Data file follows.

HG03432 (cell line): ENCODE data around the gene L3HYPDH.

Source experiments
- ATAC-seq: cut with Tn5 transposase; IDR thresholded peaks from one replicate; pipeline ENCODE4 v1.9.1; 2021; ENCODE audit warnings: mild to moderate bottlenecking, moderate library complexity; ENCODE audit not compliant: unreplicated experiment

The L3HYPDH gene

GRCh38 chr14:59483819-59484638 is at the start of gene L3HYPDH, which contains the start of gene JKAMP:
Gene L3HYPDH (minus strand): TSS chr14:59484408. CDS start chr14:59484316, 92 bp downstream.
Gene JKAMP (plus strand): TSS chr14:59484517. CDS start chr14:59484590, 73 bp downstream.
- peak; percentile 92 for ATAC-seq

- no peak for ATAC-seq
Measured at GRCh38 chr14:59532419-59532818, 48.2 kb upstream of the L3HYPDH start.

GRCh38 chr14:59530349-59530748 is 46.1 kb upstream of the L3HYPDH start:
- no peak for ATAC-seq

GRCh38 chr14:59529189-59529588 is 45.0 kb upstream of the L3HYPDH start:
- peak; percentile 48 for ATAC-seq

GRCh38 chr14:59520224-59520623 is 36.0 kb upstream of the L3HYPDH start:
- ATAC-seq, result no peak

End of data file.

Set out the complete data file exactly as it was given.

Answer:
HG03432 (cell line): ENCODE data around the gene L3HYPDH.

Source experiments
- ATAC-seq: cut with Tn5 transposase; IDR thresholded peaks from one replicate; pipeline ENCODE4 v1.9.1; 2021; ENCODE audit warnings: mild to moderate bottlenecking, moderate library complexity; ENCODE audit not compliant: unreplicated experiment

The L3HYPDH gene

GRCh38 chr14:59483819-59484638 is at the start of gene L3HYPDH, which contains the start of gene JKAMP:
Gene L3HYPDH (minus strand): TSS chr14:59484408. CDS start chr14:59484316, 92 bp downstream.
Gene JKAMP (plus strand): TSS chr14:59484517. CDS start chr14:59484590, 73 bp downstream.
- peak; percentile 92 for ATAC-seq

- no peak for ATAC-seq
Measured at GRCh38 chr14:59532419-59532818, 48.2 kb upstream of the L3HYPDH start.

GRCh38 chr14:59530349-59530748 is 46.1 kb upstream of the L3HYPDH start:
- no peak for ATAC-seq

GRCh38 chr14:59529189-59529588 is 45.0 kb upstream of the L3HYPDH start:
- peak; percentile 48 for ATAC-seq

GRCh38 chr14:59520224-59520623 is 36.0 kb upstream of the L3HYPDH start:
- ATAC-seq, result no peak